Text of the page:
Off the Pulpit

We Were Poets and We Were Young

How do we make the past come alive to a generation that did not live through it? Each person wishes their stories to live in the echoes of later generations. The 19th century English poet Flecker, addressing a poet who will read him 1,000 years later, wrote: “O friend unseen, unborn, unknown/ Student of our sweet English tongue/ Read out my words at night, alone/ I was a poet, I was young.”

Judaism carries memory through words and through ritual. The voices of those who have lived before us survive in the faith they lived and shaped. We remember them by carrying a piece of their lives into a new age, like a jewel refitted in a new setting.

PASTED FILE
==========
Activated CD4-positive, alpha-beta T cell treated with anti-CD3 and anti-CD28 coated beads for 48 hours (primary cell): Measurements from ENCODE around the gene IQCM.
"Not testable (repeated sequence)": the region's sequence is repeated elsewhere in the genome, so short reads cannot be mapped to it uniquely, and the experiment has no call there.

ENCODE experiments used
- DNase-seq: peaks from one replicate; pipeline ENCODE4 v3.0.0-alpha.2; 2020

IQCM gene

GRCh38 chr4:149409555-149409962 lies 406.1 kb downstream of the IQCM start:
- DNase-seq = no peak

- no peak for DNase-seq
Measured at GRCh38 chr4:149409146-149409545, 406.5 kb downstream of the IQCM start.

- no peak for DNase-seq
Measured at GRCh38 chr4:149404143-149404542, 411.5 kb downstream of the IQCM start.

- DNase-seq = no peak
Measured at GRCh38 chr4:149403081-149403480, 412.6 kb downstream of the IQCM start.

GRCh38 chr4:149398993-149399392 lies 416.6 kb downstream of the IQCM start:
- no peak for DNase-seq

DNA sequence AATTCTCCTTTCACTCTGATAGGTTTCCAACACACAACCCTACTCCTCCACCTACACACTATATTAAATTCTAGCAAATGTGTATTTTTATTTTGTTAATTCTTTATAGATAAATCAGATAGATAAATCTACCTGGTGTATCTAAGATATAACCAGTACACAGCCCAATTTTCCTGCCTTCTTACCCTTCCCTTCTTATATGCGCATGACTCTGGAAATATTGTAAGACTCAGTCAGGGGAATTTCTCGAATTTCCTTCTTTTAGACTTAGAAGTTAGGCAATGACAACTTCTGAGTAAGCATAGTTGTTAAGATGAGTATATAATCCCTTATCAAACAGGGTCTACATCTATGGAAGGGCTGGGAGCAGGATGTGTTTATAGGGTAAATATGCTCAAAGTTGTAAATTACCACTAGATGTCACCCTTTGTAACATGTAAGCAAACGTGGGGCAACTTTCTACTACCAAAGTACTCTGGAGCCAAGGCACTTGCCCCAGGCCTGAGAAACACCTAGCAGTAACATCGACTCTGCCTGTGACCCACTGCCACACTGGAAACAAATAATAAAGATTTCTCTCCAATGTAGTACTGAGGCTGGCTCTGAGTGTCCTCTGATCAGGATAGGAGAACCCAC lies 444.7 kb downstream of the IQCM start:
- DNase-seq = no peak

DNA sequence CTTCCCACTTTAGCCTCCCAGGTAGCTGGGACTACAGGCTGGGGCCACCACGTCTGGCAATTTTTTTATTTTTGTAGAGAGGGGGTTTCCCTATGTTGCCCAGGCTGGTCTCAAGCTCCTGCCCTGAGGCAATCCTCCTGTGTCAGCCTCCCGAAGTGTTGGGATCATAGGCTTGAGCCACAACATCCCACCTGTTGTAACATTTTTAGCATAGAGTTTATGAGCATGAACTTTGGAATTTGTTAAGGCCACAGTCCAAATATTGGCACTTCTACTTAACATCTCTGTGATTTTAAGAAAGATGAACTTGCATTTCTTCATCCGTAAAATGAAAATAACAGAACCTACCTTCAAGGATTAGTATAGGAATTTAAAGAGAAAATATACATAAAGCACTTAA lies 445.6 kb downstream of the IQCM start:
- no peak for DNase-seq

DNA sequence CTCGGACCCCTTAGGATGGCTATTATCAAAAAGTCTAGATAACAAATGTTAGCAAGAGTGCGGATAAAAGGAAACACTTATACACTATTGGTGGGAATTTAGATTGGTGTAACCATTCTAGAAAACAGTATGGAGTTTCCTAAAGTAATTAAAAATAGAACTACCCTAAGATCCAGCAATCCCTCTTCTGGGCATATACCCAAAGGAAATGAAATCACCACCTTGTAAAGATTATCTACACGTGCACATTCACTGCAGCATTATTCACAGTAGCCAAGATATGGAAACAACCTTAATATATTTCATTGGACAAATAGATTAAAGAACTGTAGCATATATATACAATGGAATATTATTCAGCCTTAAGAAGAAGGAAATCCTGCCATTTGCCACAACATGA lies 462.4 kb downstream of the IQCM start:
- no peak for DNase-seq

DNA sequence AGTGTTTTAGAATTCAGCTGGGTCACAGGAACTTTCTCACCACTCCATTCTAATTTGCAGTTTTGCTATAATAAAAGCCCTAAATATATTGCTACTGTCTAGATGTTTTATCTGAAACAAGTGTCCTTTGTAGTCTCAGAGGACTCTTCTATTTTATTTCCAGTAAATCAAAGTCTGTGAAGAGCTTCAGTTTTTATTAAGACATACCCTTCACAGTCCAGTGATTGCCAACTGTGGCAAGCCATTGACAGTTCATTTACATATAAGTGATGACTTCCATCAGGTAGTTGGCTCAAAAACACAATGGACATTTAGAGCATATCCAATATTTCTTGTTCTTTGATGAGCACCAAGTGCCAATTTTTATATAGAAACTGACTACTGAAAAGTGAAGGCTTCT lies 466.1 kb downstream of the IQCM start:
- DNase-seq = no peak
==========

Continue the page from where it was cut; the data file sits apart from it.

Judaism is Janus-faced. It points toward both the past and future. The melody of lives long past contributes to our own. When a Jew sings, there is always a chorus of the ages. As with the English poet, our Judaism writes its tradition into the future. For we too were poets, and were young.